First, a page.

Editorial Cartoon by Graeme MacKay, The Hamilton Spectator – Wednesday August 23, 2017
Patrick Brown’s disastrous tenure as PC leader
A leadership race based on who sells the most memberships can lead to a disappointing outcome. In May 2015, Patrick Brown won the Ontario Progressive Conservative leadership race against a more qualified and experienced opponent, Christine Elliott. She was a three-term MPP, deputy leader of the party, and someone with vision.
Brown was a two-term, lacklustre, social conservative MP. In Ottawa, he voted against same-sex marriage and was an anti-abortion advocate. He offered no clear vision for the PC Party during the race, but used his organizing skills to sell hundreds of party memberships.
Two years of on-the-job training and Brown’s greatest talent may yet turn out to be selling memberships. He’s lost a commanding lead over the Liberals and faces serious internal rebellion.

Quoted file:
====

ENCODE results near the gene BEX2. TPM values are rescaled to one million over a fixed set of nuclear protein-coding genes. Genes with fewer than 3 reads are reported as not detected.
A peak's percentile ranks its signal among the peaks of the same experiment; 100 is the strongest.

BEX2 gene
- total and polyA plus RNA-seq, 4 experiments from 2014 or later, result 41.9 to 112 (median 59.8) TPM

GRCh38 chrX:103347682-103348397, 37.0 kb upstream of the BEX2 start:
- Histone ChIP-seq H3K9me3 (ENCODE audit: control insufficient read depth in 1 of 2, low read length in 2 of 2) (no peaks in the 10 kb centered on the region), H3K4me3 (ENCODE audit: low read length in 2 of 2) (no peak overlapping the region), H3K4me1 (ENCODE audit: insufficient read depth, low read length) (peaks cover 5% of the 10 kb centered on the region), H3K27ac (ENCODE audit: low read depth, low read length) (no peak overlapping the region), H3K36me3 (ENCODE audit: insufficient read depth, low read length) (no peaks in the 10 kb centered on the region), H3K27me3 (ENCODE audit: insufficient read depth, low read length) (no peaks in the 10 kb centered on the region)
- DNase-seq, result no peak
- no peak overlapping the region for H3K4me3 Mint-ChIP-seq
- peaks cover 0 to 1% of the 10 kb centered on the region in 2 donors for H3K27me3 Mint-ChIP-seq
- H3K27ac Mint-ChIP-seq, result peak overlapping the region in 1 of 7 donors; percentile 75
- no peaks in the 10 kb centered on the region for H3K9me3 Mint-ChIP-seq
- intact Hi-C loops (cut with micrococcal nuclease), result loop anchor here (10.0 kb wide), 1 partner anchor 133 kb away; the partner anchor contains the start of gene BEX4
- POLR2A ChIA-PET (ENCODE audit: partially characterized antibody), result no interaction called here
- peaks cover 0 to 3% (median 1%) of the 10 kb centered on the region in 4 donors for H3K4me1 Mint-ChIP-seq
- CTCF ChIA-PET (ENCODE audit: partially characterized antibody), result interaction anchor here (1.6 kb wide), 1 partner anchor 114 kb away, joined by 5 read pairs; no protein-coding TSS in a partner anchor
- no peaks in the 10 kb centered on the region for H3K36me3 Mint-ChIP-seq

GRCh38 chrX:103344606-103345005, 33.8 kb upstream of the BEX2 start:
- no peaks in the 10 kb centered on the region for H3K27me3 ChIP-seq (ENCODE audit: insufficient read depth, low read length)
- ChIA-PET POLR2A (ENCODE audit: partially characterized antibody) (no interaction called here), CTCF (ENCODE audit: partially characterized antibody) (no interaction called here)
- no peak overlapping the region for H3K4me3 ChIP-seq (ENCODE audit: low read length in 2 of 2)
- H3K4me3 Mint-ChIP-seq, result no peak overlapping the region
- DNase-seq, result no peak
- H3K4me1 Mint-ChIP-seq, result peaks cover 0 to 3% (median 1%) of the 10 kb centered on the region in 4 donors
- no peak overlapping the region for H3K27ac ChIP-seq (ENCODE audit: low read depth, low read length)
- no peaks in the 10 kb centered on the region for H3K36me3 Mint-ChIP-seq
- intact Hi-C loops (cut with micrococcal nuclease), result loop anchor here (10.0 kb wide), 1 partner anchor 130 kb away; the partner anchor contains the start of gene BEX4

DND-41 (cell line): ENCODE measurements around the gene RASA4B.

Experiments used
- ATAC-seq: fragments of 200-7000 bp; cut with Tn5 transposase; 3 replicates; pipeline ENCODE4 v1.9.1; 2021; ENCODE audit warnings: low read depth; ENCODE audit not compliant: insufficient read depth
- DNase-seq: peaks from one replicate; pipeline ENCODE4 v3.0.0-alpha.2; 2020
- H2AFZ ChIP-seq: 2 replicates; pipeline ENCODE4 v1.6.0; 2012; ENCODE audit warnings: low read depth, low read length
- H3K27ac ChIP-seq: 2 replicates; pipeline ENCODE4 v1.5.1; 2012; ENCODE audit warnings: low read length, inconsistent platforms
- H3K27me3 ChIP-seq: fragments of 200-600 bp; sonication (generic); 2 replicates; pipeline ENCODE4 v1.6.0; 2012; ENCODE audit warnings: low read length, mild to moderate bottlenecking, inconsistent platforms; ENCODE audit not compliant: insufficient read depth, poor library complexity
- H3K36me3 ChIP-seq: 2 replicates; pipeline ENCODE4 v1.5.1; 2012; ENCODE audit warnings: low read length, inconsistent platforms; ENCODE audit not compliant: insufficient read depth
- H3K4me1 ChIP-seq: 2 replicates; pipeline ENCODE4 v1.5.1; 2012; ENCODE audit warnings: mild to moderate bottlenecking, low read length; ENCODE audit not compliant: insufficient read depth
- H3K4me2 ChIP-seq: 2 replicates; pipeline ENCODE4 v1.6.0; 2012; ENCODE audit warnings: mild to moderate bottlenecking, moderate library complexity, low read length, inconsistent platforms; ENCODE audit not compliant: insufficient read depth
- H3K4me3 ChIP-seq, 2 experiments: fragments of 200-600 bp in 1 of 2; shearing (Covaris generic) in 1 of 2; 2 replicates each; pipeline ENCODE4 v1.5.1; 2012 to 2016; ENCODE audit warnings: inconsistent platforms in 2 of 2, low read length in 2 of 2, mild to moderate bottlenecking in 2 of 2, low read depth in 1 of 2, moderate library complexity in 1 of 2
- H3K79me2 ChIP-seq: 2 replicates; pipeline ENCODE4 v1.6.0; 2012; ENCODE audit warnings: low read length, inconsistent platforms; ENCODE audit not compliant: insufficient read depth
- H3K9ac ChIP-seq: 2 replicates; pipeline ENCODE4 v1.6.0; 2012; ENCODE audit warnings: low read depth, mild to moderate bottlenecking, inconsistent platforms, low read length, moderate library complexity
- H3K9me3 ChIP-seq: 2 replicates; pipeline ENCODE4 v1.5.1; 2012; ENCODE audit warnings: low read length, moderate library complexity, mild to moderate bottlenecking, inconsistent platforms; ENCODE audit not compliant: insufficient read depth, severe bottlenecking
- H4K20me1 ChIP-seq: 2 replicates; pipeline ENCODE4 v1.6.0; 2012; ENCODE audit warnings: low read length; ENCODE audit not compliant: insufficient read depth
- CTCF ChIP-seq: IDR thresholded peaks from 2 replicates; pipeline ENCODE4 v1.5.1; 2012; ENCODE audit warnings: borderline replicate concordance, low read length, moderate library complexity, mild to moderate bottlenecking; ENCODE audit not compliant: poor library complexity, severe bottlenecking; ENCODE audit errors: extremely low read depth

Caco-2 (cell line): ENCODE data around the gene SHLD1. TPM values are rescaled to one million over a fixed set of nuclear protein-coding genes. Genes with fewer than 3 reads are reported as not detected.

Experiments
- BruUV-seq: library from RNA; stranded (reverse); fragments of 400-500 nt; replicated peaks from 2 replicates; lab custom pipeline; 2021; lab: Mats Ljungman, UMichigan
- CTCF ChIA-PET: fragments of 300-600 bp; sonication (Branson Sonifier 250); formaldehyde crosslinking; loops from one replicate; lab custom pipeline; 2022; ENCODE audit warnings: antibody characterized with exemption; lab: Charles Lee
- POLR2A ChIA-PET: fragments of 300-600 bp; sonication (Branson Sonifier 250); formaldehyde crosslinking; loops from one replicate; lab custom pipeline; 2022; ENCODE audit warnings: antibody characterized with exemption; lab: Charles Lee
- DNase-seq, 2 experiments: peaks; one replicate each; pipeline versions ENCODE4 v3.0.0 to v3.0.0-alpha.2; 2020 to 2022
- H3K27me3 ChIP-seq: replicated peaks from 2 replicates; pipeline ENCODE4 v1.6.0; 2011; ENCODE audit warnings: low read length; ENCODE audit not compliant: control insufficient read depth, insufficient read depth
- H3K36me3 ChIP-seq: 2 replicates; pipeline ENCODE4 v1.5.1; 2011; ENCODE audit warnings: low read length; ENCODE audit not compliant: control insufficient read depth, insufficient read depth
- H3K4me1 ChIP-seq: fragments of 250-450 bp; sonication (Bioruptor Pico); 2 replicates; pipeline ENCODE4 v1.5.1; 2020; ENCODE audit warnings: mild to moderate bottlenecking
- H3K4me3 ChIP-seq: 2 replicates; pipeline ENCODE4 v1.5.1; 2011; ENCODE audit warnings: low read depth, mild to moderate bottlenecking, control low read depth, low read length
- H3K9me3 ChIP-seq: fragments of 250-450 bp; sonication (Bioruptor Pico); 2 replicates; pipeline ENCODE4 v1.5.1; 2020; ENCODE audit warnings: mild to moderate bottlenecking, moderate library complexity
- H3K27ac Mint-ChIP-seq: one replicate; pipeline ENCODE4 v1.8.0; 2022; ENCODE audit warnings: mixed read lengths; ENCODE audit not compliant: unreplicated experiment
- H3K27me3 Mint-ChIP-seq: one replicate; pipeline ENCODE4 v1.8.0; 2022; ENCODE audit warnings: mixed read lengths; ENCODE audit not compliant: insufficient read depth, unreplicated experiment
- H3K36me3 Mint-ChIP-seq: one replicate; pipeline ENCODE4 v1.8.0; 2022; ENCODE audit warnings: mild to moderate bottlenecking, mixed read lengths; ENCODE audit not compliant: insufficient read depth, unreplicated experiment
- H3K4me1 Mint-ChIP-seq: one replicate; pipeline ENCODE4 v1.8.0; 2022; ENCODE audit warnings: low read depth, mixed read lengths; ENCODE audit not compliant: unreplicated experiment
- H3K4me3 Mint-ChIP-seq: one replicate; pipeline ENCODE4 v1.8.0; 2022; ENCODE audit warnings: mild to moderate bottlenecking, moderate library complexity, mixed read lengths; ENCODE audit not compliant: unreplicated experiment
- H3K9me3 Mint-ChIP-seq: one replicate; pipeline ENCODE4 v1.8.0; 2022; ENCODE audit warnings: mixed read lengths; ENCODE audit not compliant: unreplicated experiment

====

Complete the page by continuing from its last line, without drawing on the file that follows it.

A strong democracy requires a strong opposition — one that challenges the governing party and presents a credible alternative. Brown is struggling to deliver on both counts.
In his first year as opposition leader everything seemed possible. He was dealing with a seemingly spent 15-year-old, scandal-plagued government. He and the PCs vaulted ahead in the polls. Premier Wynne was falling out of fashion.
He swelled the party membership from 11,000 to 80,000 and won two by-elections, including his own seat in Simcoe North. He countered the Liberal attempts to brand him a social conservative by claiming to be a “pragmatic conservative.” That meant surprise support for the LGBT community and a “revenue neutral” carbon tax. Beyond that, Brown was bereft of any engaging policy ideas.
By the end of last year the hope was Brown’s young, slick image would give way to a more passionate politician with a plan for the future.
So far this year he’s failed to deliver on that hope. Instead of scoring easy points against the vulnerable Liberals, Brown attacks without having a plan. He rails against soaring hydro rates but hasn’t offered a solution. He complains about “reckless spending” but hesitates to say where he’d make major program cuts. (Continued: Toronto Star)